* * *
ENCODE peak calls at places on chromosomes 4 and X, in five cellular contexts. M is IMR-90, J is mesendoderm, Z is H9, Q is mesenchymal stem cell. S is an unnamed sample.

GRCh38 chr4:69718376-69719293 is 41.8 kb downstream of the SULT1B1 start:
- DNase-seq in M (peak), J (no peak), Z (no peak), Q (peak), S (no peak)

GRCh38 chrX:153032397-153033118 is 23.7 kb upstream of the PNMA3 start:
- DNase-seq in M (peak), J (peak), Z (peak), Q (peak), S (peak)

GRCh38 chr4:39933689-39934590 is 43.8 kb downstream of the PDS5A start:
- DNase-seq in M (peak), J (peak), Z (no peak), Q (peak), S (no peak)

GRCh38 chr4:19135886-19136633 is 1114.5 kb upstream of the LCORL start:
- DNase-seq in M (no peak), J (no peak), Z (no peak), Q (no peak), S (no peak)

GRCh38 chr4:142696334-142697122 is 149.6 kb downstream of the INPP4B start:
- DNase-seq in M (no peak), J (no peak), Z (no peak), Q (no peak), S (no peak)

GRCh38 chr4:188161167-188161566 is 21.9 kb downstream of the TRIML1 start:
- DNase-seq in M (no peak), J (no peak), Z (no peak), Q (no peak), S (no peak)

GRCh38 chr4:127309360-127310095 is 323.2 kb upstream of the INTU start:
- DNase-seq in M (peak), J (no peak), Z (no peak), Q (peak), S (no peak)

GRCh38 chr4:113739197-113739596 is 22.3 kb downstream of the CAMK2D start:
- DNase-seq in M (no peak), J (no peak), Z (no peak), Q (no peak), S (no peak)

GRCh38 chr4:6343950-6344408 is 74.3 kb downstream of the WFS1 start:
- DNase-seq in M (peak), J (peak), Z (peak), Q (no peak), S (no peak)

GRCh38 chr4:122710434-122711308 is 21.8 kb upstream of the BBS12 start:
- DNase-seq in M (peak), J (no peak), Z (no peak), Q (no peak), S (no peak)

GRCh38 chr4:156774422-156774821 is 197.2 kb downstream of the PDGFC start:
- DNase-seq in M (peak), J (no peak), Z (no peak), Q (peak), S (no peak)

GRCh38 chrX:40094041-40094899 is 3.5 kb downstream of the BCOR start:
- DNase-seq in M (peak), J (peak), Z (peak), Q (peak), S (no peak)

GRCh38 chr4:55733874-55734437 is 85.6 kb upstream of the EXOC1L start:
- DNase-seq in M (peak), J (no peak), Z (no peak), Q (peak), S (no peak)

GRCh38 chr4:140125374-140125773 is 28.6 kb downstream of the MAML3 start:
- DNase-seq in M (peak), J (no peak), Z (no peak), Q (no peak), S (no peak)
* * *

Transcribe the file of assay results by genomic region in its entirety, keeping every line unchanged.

ENCODE peak calls at places on chromosomes 4 and X, in five cellular contexts. M is IMR-90, J is mesendoderm, Z is H9, Q is mesenchymal stem cell. S is an unnamed sample.

GRCh38 chr4:69718376-69719293 is 41.8 kb downstream of the SULT1B1 start:
- DNase-seq in M (peak), J (no peak), Z (no peak), Q (peak), S (no peak)

GRCh38 chrX:153032397-153033118 is 23.7 kb upstream of the PNMA3 start:
- DNase-seq in M (peak), J (peak), Z (peak), Q (peak), S (peak)

GRCh38 chr4:39933689-39934590 is 43.8 kb downstream of the PDS5A start:
- DNase-seq in M (peak), J (peak), Z (no peak), Q (peak), S (no peak)

GRCh38 chr4:19135886-19136633 is 1114.5 kb upstream of the LCORL start:
- DNase-seq in M (no peak), J (no peak), Z (no peak), Q (no peak), S (no peak)

GRCh38 chr4:142696334-142697122 is 149.6 kb downstream of the INPP4B start:
- DNase-seq in M (no peak), J (no peak), Z (no peak), Q (no peak), S (no peak)

GRCh38 chr4:188161167-188161566 is 21.9 kb downstream of the TRIML1 start:
- DNase-seq in M (no peak), J (no peak), Z (no peak), Q (no peak), S (no peak)

GRCh38 chr4:127309360-127310095 is 323.2 kb upstream of the INTU start:
- DNase-seq in M (peak), J (no peak), Z (no peak), Q (peak), S (no peak)

GRCh38 chr4:113739197-113739596 is 22.3 kb downstream of the CAMK2D start:
- DNase-seq in M (no peak), J (no peak), Z (no peak), Q (no peak), S (no peak)

GRCh38 chr4:6343950-6344408 is 74.3 kb downstream of the WFS1 start:
- DNase-seq in M (peak), J (peak), Z (peak), Q (no peak), S (no peak)

GRCh38 chr4:122710434-122711308 is 21.8 kb upstream of the BBS12 start:
- DNase-seq in M (peak), J (no peak), Z (no peak), Q (no peak), S (no peak)

GRCh38 chr4:156774422-156774821 is 197.2 kb downstream of the PDGFC start:
- DNase-seq in M (peak), J (no peak), Z (no peak), Q (peak), S (no peak)

GRCh38 chrX:40094041-40094899 is 3.5 kb downstream of the BCOR start:
- DNase-seq in M (peak), J (peak), Z (peak), Q (peak), S (no peak)

GRCh38 chr4:55733874-55734437 is 85.6 kb upstream of the EXOC1L start:
- DNase-seq in M (peak), J (no peak), Z (no peak), Q (peak), S (no peak)

GRCh38 chr4:140125374-140125773 is 28.6 kb downstream of the MAML3 start:
- DNase-seq in M (peak), J (no peak), Z (no peak), Q (no peak), S (no peak)